If we start by ten, we finish by noon.

If we start by ten, we will finish by noon.

If we start by ten, we will be finished by noon.

Could any advisor tell me the differences among them? Thanks.

1 2
the first and the second one are ok.
the first speaks in general, say, you work at a factory.

The 3rd one means someone will finish you.
Really? the third one? Haha..
Students: We have free audio pronunciation exercises.
Oh really...? I'm not sure, but I'd have thought the following two can have a similar meaning:

# If we start by ten, we will have finished by noon.

# If we start by ten, we will be finished by noon.


(I'm not sure.)
passive is not ok here.
"We will have finished it by noon" is correct.
"Really? the third one? Haha"

Yes, the third one is the only false sentence. (haha)

Does haha mean thank you for your efforts to help me or is it just another example of my cultural shock.
Teachers: We supply a list of EFL job vacancies
... but I hear "I'm finished" fairly often. At the end of the work day, for example, you may say " I'm finished for the day," according to my dictionary.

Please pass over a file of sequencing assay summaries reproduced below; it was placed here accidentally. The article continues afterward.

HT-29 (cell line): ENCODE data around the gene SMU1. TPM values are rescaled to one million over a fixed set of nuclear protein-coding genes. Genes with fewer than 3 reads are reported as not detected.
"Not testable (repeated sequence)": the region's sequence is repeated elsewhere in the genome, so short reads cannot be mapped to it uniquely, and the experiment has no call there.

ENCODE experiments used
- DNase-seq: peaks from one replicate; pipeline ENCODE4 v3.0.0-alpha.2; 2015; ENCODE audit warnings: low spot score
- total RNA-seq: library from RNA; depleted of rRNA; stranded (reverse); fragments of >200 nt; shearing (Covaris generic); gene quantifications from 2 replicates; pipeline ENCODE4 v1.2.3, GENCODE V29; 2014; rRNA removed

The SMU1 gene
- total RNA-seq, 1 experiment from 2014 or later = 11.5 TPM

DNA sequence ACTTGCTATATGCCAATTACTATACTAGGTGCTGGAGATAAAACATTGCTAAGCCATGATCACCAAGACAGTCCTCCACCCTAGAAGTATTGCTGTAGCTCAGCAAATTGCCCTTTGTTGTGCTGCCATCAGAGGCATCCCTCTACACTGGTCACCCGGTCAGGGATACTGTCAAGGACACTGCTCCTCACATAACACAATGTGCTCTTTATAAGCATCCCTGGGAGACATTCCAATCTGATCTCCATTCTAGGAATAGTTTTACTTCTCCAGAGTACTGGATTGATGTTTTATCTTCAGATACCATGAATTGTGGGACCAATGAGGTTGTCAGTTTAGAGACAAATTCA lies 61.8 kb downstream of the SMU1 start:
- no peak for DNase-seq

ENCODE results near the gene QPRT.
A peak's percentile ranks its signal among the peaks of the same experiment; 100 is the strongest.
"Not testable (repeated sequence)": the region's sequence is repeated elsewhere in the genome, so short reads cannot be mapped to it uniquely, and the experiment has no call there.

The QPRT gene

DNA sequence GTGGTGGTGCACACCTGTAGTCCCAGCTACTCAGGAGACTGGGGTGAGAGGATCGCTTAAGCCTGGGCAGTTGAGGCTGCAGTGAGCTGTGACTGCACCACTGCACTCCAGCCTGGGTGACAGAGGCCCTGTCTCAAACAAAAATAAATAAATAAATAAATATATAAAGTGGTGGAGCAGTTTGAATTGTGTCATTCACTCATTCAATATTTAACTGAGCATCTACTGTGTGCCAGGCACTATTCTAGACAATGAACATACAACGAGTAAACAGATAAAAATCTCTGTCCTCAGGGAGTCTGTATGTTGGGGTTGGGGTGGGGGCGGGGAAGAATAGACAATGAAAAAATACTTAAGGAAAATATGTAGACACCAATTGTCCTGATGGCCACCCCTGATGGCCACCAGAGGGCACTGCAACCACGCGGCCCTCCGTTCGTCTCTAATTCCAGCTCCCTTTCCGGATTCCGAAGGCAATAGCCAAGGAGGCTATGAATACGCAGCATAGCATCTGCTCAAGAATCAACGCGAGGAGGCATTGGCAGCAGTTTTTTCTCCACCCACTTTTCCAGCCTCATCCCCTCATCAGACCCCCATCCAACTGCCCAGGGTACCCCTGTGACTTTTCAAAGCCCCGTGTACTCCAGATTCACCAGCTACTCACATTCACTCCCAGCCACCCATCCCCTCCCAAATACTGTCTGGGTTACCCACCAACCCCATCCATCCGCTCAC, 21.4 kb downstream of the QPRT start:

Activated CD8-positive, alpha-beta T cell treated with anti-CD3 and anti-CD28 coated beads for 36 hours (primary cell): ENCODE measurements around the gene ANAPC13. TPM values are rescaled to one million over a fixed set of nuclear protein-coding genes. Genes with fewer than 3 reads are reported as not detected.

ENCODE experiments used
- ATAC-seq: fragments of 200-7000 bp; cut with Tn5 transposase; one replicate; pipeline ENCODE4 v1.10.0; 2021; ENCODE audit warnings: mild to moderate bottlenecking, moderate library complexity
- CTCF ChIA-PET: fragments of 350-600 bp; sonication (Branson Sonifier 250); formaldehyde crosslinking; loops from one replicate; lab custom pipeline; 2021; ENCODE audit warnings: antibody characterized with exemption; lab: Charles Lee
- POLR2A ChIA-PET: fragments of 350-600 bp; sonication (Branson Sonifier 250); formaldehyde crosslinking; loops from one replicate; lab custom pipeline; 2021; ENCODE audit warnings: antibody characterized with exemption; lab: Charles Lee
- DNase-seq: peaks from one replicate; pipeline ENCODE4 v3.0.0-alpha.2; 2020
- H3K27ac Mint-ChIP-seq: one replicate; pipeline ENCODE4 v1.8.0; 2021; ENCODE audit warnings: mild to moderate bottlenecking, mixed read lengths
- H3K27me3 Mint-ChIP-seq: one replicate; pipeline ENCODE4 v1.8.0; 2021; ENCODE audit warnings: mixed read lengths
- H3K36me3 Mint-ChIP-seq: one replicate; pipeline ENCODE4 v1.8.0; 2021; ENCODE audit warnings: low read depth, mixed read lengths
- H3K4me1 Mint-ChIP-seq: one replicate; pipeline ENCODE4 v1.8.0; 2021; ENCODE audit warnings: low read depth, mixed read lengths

According to my OALD, you are correct:

"adjective [not before noun] finished (with sb/sth) no longer doing sth or dealing with sb/sth:
I won’t be finished for another hour. I’m not finished with you yet.

It seems that it's not a passive sentence...
In my opinion, all three are okay. "Be finished" is not a passive construction.

I am finished with my essay means I have completed work on it.

Inchoateknoweldge, I'm sure you didn't intend it that way, but that picture with the wagging finger looks like a parent scolding a child. I don't think it's appropriate to use here, since we are all trying to share knowledge; we are not children who stayed out too late at night.
Students: Are you brave enough to let our tutors analyse your pronunciation?
Show more